This graduate capability is supported by:

Learning outcomes

  • Establish a framework for describing and understanding the complexities of the world through the concepts of culture, power, and identity and their various manifestations.
  • Develop the ability to provide a holistic and relativistic description of ‘familiar’ and ‘distant’ cultural practices.
  • Critically evaluate our assumptions (whether personal or from the media) about other cultures and cultural differences.
  • Apply ethnographic and anthropological perspectives and knowledge to issues in your own academic, professional, and personal lives.

Assessment tasks

  • Three Mini-Essays
  • Midterm Online Exam
  • Final Online Exam

Effective Communication

We want to develop in our students the ability to communicate and convey their views in forms effective with different audiences. We want our graduates to take with them the capability to read, listen, question, gather and evaluate information resources in a variety of formats, assess, write clearly, speak effectively, and to use visual communication and communication technologies as appropriate.

This graduate capability is supported by:

Learning outcomes

  • Develop the ability to provide a holistic and relativistic description of ‘familiar’ and ‘distant’ cultural practices.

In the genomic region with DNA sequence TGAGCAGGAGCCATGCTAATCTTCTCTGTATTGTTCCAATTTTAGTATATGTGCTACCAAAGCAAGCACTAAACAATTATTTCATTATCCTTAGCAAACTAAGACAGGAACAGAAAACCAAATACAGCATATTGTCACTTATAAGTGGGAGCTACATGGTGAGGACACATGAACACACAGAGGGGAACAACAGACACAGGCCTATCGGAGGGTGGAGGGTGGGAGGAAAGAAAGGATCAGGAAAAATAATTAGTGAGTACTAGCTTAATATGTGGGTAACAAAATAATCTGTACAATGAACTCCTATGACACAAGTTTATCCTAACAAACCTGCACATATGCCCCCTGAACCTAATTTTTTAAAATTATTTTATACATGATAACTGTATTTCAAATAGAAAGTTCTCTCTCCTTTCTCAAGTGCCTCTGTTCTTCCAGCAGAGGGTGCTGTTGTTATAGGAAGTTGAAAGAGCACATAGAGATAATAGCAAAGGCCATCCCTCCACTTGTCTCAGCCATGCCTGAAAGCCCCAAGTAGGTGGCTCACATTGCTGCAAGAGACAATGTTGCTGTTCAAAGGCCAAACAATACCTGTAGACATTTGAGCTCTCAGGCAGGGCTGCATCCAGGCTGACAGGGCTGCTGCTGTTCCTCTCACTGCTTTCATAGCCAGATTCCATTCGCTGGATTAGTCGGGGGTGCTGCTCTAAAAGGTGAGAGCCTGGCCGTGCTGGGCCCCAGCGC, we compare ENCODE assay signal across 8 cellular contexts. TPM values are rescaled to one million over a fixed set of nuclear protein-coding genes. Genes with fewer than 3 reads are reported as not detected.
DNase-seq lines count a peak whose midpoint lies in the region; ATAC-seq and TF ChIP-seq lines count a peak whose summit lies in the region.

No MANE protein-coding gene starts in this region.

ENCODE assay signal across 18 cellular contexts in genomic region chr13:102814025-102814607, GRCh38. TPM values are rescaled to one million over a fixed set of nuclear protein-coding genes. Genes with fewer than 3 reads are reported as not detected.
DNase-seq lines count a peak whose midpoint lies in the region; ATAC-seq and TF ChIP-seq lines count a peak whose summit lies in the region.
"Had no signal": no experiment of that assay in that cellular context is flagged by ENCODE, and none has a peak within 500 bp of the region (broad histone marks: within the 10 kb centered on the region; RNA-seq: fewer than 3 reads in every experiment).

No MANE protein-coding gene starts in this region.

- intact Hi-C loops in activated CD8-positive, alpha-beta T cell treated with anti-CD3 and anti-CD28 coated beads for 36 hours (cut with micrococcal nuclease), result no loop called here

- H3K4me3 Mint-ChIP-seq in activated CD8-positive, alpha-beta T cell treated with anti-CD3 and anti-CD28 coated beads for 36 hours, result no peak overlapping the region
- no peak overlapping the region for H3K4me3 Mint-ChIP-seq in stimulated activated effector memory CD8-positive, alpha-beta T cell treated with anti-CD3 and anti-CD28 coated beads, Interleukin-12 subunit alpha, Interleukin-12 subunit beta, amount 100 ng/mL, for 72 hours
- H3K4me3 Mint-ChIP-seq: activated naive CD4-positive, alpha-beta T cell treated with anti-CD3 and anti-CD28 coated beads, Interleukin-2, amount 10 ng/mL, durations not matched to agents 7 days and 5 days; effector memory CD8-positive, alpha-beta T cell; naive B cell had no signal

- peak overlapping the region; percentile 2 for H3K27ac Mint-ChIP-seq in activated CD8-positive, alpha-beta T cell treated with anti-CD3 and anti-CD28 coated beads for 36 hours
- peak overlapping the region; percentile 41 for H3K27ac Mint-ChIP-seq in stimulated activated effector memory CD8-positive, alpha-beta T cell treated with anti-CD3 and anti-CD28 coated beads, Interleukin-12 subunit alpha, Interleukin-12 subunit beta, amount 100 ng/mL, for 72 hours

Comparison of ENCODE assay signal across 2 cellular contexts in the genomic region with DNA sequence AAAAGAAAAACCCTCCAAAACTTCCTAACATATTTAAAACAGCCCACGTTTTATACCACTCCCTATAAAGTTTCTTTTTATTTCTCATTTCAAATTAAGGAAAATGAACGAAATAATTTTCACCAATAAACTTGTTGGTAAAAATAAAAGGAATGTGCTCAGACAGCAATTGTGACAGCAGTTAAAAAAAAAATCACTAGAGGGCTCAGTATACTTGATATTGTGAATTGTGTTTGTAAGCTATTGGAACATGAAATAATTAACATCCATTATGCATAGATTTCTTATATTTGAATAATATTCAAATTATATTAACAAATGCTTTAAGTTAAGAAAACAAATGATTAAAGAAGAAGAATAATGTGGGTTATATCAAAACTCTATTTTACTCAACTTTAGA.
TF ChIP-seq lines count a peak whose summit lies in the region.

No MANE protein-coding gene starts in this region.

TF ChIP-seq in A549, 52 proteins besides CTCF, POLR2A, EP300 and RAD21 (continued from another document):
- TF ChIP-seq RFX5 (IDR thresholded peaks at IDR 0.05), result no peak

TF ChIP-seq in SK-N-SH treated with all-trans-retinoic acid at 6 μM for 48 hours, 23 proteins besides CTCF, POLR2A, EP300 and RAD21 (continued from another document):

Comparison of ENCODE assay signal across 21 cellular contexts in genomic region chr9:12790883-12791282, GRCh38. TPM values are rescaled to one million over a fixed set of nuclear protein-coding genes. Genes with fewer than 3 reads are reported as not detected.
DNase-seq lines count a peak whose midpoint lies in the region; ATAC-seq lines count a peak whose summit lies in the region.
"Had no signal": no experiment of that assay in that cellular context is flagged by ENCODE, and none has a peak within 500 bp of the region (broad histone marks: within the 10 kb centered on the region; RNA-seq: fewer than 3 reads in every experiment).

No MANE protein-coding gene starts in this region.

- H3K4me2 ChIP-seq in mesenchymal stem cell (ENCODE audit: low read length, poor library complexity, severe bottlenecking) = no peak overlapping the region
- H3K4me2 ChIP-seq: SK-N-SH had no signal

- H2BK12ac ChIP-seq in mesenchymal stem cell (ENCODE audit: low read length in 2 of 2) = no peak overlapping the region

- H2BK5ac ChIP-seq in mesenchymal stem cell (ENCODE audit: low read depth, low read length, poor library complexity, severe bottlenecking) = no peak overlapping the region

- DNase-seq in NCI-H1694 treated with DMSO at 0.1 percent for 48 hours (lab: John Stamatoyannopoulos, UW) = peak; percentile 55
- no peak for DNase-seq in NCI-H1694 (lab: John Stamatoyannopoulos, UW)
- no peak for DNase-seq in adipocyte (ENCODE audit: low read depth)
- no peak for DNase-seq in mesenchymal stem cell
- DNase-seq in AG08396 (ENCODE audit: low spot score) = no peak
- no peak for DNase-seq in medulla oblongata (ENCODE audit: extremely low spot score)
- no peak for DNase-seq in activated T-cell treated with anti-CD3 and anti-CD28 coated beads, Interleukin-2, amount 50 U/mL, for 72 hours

• Critically evaluate our assumptions (whether personal or from the media) about other cultures and cultural differences.
  • Apply ethnographic and anthropological perspectives and knowledge to issues in your own academic, professional, and personal lives.

Assessment tasks

  • Three Mini-Essays
  • Midterm Online Exam
  • Final Online Exam

Engaged and Ethical Local and Global citizens

As local citizens our graduates will be aware of indigenous perspectives and of the nation's historical context. They will be engaged with the challenges of contemporary society and with knowledge and ideas. We want our graduates to have respect for diversity, to be open-minded, sensitive to others and inclusive, and to be open to other cultures and perspectives: they should have a level of cultural literacy. Our graduates should be aware of disadvantage and social justice, and be willing to participate to help create a wiser and better society.

This graduate capability is supported by:

Learning outcomes

  • Develop the ability to provide a holistic and relativistic description of ‘familiar’ and ‘distant’ cultural practices.
  • Critically evaluate our assumptions (whether personal or from the media) about other cultures and cultural differences.